Biological Rhythms in Psychiatry and Medicine

January 1, 2005|
Biological Rhythms in Psychiatry and Medicine by .. National Institute of Mental Health
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From the moment of conception until death rhythm is as much part of our structure as our bones and flesh. Most of us are dimly aware that we fluctuate in energy, mood, well-being, and performance each day, and that there are longer, more subtle behavioral alterations each week, each month, season, and year. Through studies of biological rhythms, many aspects of human variability - in symptoms of illness, in response to medical treatment, in learning, and job performance - are being illuminated. Already some of our changes of mood and of vulnerabilities to stress and illness, our peaks of strength and productivity, can be anticipated. Moreover, by the end of this decade, much that is still considered unpredictable in health and human performance may become foreseeable through research into the nature of biological time cycles. As a result, timing promises to become an important factor in preventive health programs and medicine. For example, since the effects of drugs depend in part upon the time of administration, timing may be used as a critical aspect of treatment. Evidence now suggests, too, that X-ray treatments, surgery, and even psychotherapy are influenced in their outcome by timing. Research on biological rhythms also promises to have an impact on problems of work performance - including accidents and absenteeism; a new concept of scheduling as part of health may one day influence the determination of work-shifts among transportation and communication personnel, and members of various professions. No corner of medicine - from the laboratory testing of new drugs and procedures to clinical and public health programs - is likely to remain untouched by the new explorations into biological rhythms. These studies are being made by scientists working with support from the National Institute of Mental Health, who have now joined forces with members of various disciplines ranging from biology to entomology and mathematics. The results of their work are provided in this comprehensive report. Contained here is compelling evidence that man is constructed not only of matter, but that he is temporally organized - and that this organization carries with it significant implications for man's mental and physical health. The National Institute of Mental Health has been fortunate to support some of the very few researchers who could lead the way in this new field, thus taking an initiative in an area that is still not widely acknowledged. It is hoped that this report - part of a continuing effort to analyze and evaluate the Institute's programs - will draw the attention of both scientists and laymen to an exciting and promising area of scientific activity. Bertram S. Brown, M.D. Director National Institute of Mental Health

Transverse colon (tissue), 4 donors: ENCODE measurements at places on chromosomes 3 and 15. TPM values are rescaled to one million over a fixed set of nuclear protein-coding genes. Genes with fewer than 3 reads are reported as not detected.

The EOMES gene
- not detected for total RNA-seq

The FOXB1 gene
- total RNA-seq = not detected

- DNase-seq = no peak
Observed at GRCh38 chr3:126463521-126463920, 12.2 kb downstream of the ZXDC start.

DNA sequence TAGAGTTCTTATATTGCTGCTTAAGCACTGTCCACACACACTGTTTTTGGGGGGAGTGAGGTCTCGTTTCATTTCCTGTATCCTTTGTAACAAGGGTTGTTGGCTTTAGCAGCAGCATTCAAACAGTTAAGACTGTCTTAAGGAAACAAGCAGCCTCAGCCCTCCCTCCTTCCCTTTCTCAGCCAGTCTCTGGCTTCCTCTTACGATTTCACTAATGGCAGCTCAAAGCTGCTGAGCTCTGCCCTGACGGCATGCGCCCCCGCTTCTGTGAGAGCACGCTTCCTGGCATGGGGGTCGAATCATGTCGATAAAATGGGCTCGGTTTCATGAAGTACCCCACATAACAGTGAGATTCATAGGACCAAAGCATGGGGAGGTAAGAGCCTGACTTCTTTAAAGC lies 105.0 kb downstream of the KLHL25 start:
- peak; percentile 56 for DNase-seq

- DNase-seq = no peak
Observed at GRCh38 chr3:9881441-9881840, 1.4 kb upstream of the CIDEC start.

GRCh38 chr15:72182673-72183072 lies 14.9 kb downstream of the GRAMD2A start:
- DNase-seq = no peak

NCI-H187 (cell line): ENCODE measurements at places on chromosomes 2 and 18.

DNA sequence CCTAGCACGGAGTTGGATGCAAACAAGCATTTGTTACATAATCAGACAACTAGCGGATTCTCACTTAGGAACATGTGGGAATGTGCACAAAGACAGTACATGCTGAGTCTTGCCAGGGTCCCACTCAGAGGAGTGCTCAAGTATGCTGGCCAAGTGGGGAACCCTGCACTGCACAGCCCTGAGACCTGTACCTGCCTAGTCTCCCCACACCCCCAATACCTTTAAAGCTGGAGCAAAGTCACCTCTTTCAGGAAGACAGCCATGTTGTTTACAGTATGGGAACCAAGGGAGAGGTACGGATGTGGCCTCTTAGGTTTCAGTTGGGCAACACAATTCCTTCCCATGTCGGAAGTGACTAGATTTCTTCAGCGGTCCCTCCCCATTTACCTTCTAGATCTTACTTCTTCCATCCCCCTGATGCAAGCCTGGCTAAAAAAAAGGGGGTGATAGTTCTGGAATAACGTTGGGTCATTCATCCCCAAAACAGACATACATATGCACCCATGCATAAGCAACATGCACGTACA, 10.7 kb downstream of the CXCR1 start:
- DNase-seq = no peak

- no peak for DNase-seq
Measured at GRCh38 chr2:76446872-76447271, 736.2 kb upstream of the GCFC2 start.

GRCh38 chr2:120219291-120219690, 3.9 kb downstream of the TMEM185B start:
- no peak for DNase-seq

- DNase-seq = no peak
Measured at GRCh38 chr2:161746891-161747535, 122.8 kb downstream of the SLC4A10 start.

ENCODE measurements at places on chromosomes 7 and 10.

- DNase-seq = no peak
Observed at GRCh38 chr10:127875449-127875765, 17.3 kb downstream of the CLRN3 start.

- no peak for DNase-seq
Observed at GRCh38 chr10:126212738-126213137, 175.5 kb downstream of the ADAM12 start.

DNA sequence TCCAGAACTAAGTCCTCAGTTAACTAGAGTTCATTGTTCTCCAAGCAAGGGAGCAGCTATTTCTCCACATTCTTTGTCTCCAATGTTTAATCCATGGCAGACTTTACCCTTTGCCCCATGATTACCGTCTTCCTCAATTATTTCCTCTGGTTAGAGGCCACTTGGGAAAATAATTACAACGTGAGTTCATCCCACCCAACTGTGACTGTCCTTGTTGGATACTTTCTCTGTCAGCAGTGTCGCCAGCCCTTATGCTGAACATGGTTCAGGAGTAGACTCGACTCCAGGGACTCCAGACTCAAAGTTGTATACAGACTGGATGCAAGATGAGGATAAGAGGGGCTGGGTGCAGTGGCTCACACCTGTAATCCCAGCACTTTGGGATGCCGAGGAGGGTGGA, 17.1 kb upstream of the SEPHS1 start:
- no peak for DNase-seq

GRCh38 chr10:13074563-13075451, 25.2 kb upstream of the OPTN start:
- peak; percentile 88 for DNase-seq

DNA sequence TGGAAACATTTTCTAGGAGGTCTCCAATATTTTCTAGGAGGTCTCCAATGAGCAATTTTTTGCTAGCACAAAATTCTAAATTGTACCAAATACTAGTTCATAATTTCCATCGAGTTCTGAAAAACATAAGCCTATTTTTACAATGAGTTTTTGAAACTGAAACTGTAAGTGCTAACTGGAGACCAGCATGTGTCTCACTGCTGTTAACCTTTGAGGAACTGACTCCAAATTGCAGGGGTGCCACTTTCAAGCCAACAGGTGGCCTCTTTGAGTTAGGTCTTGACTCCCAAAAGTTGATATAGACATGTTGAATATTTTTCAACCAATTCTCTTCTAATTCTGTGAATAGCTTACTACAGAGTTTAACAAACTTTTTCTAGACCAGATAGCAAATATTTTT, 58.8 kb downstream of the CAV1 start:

Title:Biological Rhythms in Psychiatry and Medicine
Product dimensions:11 X 8.25 X 0.42 in
Shipping dimensions:11 X 8.25 X 0.42 in
Published:January 1, 2005
Publisher:University Press of the Pacific
Appropriate for ages:All ages
ISBN - 13:9781410219060

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